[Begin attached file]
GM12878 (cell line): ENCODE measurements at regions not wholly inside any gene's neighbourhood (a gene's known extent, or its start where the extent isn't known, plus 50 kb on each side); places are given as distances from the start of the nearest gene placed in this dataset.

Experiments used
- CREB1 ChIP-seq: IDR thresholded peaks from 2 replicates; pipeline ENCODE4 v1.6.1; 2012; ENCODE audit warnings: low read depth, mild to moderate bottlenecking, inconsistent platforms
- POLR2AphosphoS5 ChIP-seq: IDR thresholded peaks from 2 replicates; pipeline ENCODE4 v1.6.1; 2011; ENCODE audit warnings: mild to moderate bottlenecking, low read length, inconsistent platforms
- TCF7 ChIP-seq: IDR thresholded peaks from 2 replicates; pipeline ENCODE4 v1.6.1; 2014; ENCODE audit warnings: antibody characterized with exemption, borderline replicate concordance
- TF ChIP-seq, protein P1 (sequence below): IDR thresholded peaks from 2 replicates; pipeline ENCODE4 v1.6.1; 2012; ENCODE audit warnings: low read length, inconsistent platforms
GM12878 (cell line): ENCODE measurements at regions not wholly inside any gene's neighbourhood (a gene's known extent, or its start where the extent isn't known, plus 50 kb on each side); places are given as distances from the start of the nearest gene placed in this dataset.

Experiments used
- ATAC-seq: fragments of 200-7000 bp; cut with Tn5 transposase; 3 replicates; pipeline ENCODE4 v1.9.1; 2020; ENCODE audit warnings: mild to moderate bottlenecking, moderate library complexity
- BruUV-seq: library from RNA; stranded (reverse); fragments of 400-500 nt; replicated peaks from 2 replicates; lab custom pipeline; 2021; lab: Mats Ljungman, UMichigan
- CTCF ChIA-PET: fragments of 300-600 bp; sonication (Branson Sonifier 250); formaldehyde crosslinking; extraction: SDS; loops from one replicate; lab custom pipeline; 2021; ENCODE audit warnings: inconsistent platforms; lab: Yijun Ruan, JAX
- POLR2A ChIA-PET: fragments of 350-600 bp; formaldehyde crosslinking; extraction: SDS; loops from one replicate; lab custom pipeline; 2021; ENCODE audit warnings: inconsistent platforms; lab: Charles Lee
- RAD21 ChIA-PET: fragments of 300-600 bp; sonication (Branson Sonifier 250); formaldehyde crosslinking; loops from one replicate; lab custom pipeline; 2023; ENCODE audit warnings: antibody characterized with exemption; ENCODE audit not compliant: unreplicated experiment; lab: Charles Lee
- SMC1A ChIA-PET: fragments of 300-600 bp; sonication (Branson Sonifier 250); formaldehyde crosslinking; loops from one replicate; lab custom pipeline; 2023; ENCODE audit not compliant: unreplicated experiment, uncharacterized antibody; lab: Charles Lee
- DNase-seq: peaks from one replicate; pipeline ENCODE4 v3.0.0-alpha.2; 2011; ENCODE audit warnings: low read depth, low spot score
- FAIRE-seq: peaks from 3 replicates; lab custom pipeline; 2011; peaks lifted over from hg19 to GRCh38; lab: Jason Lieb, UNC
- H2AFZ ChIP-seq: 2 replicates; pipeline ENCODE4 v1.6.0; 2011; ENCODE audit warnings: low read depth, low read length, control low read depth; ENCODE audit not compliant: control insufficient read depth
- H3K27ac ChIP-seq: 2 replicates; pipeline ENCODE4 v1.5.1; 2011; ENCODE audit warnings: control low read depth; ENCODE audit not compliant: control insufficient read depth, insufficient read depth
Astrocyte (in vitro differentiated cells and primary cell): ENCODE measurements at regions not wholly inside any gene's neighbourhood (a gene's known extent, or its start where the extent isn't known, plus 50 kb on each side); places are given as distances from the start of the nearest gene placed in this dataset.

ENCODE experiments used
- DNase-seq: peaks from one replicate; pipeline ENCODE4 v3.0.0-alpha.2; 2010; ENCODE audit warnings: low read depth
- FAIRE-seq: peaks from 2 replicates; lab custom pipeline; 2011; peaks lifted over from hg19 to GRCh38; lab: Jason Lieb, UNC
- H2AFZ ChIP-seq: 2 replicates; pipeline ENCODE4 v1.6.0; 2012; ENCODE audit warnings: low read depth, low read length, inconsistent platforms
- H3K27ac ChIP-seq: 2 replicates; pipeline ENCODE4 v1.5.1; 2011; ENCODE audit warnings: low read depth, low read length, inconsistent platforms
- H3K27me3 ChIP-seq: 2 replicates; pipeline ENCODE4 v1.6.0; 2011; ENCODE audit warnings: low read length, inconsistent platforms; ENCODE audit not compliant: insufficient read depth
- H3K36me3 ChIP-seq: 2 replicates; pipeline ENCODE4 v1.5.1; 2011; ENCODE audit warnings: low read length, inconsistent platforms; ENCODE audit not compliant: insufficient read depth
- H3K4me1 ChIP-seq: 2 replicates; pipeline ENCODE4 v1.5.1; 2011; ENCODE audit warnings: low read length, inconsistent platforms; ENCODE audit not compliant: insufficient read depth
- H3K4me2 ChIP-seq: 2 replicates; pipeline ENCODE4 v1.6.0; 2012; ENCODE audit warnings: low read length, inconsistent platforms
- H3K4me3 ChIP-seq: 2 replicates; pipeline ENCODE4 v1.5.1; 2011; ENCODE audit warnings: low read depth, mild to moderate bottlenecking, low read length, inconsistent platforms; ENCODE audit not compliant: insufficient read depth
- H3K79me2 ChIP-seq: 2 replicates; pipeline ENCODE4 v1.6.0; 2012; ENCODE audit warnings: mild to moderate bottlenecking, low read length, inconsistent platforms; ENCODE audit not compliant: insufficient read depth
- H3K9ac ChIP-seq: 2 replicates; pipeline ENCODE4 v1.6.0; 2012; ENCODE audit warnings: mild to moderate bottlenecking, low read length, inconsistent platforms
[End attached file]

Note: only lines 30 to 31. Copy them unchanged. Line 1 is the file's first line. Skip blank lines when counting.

- H3K79me2 ChIP-seq: 2 replicates; pipeline ENCODE4 v1.6.0; 2012; ENCODE audit warnings: mild to moderate bottlenecking, low read length, inconsistent platforms; ENCODE audit not compliant: insufficient read depth
- H3K9ac ChIP-seq: 2 replicates; pipeline ENCODE4 v1.6.0; 2012; ENCODE audit warnings: mild to moderate bottlenecking, low read length, inconsistent platforms